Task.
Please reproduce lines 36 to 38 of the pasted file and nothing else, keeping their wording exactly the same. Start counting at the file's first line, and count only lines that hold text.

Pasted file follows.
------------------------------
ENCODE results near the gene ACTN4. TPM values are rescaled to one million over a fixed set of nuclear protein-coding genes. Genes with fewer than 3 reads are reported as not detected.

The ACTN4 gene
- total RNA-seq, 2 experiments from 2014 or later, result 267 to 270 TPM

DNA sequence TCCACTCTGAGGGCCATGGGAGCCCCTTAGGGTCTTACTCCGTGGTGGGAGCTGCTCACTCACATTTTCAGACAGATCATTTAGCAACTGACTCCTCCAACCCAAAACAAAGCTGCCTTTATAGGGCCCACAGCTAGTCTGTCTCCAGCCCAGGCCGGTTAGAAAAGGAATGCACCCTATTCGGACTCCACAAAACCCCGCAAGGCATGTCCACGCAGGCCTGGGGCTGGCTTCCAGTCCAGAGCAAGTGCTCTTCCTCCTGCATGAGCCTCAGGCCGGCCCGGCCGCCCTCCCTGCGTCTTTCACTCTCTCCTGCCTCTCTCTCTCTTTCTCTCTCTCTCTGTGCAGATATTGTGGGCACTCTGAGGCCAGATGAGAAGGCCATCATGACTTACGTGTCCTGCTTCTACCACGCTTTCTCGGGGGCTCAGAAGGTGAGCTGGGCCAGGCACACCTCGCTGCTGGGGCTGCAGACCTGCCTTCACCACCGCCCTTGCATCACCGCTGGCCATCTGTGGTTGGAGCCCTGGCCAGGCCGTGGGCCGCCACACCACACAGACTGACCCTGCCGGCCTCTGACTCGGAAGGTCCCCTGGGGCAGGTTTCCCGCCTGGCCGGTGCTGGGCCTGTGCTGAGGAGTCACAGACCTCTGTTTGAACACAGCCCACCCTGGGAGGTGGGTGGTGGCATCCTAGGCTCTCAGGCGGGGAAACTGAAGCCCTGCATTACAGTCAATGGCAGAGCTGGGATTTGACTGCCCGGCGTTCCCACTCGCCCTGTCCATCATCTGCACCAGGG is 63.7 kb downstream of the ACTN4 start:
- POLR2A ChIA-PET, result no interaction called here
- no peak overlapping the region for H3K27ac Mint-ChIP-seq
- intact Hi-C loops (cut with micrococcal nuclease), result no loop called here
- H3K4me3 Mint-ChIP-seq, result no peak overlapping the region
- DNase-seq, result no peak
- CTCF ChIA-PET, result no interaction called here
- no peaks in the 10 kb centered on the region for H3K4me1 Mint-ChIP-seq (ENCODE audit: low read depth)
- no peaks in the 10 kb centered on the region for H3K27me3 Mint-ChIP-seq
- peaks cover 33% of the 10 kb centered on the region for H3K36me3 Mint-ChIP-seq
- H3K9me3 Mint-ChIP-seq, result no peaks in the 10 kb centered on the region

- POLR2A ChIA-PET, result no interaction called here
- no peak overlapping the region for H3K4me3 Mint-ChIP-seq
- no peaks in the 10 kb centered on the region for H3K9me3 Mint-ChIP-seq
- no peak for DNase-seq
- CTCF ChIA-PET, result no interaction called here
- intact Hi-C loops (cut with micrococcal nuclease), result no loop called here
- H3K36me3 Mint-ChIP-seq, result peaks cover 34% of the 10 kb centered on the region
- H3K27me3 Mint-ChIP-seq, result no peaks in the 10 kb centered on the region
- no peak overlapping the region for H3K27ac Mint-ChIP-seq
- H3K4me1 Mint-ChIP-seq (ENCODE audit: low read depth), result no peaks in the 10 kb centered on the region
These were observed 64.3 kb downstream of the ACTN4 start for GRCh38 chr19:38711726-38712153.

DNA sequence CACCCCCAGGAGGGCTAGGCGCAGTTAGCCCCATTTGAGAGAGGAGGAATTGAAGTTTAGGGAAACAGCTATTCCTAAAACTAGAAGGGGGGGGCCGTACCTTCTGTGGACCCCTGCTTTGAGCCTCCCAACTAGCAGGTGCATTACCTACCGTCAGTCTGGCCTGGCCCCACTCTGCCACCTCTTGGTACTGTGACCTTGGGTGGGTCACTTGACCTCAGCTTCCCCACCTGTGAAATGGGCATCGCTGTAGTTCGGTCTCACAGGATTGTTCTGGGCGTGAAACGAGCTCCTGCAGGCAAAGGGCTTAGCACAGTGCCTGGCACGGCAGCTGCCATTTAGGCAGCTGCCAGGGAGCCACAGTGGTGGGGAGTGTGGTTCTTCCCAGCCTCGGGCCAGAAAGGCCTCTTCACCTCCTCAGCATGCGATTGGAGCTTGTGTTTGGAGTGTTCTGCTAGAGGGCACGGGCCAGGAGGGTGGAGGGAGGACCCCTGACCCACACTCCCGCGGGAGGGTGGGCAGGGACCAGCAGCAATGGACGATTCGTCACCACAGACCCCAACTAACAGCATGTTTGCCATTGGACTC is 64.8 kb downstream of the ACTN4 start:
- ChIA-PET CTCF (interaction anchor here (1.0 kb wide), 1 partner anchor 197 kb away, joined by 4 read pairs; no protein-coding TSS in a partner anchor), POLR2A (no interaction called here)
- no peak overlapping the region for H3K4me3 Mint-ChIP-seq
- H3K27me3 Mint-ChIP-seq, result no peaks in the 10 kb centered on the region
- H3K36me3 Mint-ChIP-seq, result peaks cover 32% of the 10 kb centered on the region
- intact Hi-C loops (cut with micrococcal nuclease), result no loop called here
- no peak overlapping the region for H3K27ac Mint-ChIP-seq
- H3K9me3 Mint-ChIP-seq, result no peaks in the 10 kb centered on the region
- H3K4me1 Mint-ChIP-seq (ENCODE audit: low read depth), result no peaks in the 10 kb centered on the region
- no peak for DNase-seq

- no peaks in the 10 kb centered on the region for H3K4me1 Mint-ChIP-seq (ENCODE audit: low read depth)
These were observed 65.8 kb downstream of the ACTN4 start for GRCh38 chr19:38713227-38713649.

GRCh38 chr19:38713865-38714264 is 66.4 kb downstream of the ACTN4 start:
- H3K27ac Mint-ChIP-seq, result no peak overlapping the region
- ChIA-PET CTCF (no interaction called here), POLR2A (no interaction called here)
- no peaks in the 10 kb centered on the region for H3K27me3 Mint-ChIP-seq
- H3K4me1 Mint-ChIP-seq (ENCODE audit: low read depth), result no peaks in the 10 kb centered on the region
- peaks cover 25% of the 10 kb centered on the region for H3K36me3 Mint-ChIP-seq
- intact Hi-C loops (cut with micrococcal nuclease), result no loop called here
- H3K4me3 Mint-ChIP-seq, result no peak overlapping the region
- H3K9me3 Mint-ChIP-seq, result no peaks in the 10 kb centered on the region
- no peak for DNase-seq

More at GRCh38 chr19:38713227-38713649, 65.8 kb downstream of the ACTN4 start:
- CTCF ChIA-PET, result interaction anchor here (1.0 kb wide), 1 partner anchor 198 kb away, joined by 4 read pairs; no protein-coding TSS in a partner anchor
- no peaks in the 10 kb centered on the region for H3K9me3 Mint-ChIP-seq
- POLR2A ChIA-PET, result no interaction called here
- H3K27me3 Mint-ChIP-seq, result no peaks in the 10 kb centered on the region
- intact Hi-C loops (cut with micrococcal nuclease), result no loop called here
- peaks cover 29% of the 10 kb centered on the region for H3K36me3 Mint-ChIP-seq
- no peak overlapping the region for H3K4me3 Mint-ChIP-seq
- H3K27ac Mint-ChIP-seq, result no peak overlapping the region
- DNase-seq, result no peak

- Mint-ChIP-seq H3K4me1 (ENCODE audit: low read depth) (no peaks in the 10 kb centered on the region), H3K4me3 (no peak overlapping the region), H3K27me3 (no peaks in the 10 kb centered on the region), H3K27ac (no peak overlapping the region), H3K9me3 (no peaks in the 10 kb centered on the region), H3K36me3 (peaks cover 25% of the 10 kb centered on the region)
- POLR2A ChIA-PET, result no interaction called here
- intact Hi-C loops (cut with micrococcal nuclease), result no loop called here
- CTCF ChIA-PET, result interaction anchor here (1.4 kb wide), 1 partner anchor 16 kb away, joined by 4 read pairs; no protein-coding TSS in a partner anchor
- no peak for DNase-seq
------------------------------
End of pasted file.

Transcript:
- no peaks in the 10 kb centered on the region for H3K4me1 Mint-ChIP-seq (ENCODE audit: low read depth)
These were observed 65.8 kb downstream of the ACTN4 start for GRCh38 chr19:38713227-38713649.

GRCh38 chr19:38713865-38714264 is 66.4 kb downstream of the ACTN4 start: